Web Project Communication: Take the time to explain why
Miranda Singler • 7/18/2016
How do you build trust and communications with your web development team? Let’s explore this through a simple restaurant metaphor:
You go to a restaurant, place your order, and chat with your friends as you wait. You wait, and then you wait some more. Pretty soon you start to get hungry and irritated. You’re about ready to walk out the door, when the server miraculously appears with your food. You eventually enjoy your meal, but feel irritated and confused about why you had to wait so long.
Here’s another scenario:
You go to a restaurant (same place), and after you’ve placed your order, the server returns promptly to inform you that they are short on staff and your food might take a little longer than expected. The server asks if you want an appetizer or some bread while you wait. You gladly take some bread, and the server continually checks back to make sure you’re doing ok. The food arrives, and you enjoy your meal and the overall experience.
So what’s so different about these two scenarios? The answer is simple – the second waiter took the time to explain why. It’s a seemingly simple thing, but it can make a big difference when you’re in a restaurant. And the same thing is true when you’re creating a website.
Here are a few simple ways to explain why during your next web project:
For Developers – Use descriptive commit messages and code comments
As a developer, you may be working with a different kind of server (pun intended), but clear communication is just as important in your situation. One way to facilitate the development process is to make descriptive commit messages (assuming you’re using version control). This means explaining why you made changes to your code, and identifying what fixes or features this adds to the project. For instance, a descriptive commit message might be something like “this fixes all bugs for the template” versus a non-descriptive message like “this adds a new class to line 42”. You can also add descriptive comments to the code to help your team and your future-self understand how you built your code.
For more guidelines on using descriptive commit messages, Michael Ernst from the University of Washington has some good guidelines to follow, and Jake Rocheleau provides some tips on commenting in code.
For Designers – Talk through design choices and explain them to clients
As a designer, you’ve probably made some clear decisions for the layout, color schemes, and fonts of the website. These design decisions may seem intuitive and obvious to you, but unless you take the time to explain and discuss these decisions with your team and your client, how do you know that they’ll be on board? By taking the time to explain, not only do you help them understand the reasons for the design decisions, but you also help to build trust, and invite them to understand a process which may otherwise seem foreign or unfamiliar, especially if you’re working with a new client or team member.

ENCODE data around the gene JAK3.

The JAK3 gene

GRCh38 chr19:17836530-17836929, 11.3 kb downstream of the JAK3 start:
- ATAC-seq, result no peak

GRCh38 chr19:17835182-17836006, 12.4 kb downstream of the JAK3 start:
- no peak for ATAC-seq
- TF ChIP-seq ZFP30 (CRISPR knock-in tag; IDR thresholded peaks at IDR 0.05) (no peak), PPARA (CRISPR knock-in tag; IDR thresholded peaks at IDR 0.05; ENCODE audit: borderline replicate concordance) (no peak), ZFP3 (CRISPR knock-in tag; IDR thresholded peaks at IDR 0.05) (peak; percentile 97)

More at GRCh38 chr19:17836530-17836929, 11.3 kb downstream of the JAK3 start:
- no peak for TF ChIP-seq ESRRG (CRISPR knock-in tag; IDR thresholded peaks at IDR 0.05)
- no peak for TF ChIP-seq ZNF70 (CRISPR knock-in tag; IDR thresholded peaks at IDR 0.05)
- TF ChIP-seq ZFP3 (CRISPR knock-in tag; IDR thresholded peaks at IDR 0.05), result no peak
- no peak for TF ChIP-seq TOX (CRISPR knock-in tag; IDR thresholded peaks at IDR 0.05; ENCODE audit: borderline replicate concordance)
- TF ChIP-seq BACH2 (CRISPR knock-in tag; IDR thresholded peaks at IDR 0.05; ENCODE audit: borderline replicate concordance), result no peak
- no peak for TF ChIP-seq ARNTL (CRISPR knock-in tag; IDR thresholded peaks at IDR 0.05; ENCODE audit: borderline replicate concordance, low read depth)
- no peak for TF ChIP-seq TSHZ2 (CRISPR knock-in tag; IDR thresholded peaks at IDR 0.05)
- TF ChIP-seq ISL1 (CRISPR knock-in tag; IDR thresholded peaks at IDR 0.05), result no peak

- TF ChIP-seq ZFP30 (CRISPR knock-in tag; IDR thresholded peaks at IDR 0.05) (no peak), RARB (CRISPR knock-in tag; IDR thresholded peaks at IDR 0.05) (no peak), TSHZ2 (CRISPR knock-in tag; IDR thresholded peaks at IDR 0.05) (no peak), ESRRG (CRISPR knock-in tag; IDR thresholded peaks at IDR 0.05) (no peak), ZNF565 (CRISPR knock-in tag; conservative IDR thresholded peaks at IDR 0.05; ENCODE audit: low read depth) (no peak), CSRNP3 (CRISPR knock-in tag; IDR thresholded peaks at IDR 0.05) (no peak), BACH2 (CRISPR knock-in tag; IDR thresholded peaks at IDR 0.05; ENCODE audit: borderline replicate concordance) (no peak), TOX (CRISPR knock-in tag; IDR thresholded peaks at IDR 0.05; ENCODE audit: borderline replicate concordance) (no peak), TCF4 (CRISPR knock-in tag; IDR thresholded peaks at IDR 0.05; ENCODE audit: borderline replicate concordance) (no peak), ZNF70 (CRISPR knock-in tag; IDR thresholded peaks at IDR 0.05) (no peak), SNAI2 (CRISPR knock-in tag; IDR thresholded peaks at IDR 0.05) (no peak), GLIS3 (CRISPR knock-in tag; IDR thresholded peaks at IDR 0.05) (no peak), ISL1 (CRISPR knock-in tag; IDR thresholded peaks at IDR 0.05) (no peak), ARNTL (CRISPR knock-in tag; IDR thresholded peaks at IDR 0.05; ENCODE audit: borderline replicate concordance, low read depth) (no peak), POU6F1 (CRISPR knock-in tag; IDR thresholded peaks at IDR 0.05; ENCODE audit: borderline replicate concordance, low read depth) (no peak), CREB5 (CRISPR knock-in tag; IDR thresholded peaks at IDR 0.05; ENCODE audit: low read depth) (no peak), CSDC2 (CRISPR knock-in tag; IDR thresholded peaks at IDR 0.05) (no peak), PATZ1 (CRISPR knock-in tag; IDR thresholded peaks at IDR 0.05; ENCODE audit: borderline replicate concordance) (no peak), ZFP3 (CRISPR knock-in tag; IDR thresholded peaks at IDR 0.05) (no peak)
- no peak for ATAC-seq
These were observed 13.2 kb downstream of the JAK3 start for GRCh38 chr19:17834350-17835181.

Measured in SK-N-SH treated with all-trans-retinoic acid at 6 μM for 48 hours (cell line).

So what are some ways you can explain your design? You can annotate your wireframes, present and discuss designs in-person (not over email), or even talk through ideas over the phone. Vitaly Friedman and Dan Mall provide some good ideas for explaining designs and getting clients involved in the process.
For Project Managers – Explain schedule changes and team roles
At the start of the project, get your team together and have an open discussion about the project, who’s doing what, and the time frame. Explain why your team has been tasked with this project and make sure each person understands their role and the impact of their work for the customer
When there is a change to the project schedule, explain (to your team and client) why the change happened and if this change will affect the project schedule down the line. Communicating changes to your team early-on is also crucial to manage costs and delays, and reduce misunderstandings. (Again, think back to the restaurant setting). By taking the time to explain why, you can build trust amongst your team and with the client. Building trust leads to better understanding, more collaboration, and a closer-knit team.
Explaining why is really about trust and clear communication. When you take the time to explain why, you make sure that you and your team are in sync, which reduces uncertainty and miscommunications. No matter what role you play in the project, taking the time to explain why is always a good idea.
Additional resources for improving communications during your next web project: